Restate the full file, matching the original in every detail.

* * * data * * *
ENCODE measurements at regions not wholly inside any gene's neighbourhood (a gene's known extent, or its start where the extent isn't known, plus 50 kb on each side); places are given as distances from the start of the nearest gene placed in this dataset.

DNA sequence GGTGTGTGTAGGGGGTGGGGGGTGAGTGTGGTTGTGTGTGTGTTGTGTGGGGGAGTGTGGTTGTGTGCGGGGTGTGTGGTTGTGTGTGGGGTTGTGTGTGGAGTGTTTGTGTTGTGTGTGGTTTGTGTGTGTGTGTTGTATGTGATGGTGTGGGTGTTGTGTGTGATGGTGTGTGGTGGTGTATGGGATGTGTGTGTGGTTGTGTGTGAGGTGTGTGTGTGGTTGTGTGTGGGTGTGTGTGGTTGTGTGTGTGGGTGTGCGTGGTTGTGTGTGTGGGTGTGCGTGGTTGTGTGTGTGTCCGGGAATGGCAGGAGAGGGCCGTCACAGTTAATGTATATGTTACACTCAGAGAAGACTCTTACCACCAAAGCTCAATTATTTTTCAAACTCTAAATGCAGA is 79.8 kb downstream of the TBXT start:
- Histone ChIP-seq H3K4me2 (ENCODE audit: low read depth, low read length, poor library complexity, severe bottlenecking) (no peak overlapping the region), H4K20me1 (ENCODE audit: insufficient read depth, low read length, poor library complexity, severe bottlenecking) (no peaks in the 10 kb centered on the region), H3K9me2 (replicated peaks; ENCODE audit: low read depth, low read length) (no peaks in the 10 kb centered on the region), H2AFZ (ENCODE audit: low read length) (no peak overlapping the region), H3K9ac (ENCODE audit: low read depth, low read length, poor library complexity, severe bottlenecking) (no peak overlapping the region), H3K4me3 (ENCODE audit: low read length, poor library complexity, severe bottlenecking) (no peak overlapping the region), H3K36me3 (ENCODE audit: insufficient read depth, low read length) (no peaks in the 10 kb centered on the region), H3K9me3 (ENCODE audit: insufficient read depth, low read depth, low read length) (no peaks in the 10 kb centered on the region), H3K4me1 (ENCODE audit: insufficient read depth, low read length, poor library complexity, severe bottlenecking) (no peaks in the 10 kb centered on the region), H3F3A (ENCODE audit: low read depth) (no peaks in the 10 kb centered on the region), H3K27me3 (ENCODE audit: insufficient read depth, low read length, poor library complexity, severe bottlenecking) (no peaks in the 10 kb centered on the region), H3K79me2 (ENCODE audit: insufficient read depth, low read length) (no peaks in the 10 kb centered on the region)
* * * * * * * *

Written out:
ENCODE measurements at regions not wholly inside any gene's neighbourhood (a gene's known extent, or its start where the extent isn't known, plus 50 kb on each side); places are given as distances from the start of the nearest gene placed in this dataset.

DNA sequence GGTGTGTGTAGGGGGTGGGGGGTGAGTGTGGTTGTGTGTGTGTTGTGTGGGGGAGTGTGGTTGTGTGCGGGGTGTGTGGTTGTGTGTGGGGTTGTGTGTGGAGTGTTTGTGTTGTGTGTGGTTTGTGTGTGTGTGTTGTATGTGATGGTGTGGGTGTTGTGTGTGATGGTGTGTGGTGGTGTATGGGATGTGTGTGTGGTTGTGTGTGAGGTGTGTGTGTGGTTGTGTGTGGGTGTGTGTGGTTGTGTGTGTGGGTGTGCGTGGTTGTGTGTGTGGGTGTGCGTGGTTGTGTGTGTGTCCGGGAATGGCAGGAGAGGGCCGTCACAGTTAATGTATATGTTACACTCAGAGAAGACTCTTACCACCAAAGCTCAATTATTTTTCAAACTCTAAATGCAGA is 79.8 kb downstream of the TBXT start:
- Histone ChIP-seq H3K4me2 (ENCODE audit: low read depth, low read length, poor library complexity, severe bottlenecking) (no peak overlapping the region), H4K20me1 (ENCODE audit: insufficient read depth, low read length, poor library complexity, severe bottlenecking) (no peaks in the 10 kb centered on the region), H3K9me2 (replicated peaks; ENCODE audit: low read depth, low read length) (no peaks in the 10 kb centered on the region), H2AFZ (ENCODE audit: low read length) (no peak overlapping the region), H3K9ac (ENCODE audit: low read depth, low read length, poor library complexity, severe bottlenecking) (no peak overlapping the region), H3K4me3 (ENCODE audit: low read length, poor library complexity, severe bottlenecking) (no peak overlapping the region), H3K36me3 (ENCODE audit: insufficient read depth, low read length) (no peaks in the 10 kb centered on the region), H3K9me3 (ENCODE audit: insufficient read depth, low read depth, low read length) (no peaks in the 10 kb centered on the region), H3K4me1 (ENCODE audit: insufficient read depth, low read length, poor library complexity, severe bottlenecking) (no peaks in the 10 kb centered on the region), H3F3A (ENCODE audit: low read depth) (no peaks in the 10 kb centered on the region), H3K27me3 (ENCODE audit: insufficient read depth, low read length, poor library complexity, severe bottlenecking) (no peaks in the 10 kb centered on the region), H3K79me2 (ENCODE audit: insufficient read depth, low read length) (no peaks in the 10 kb centered on the region)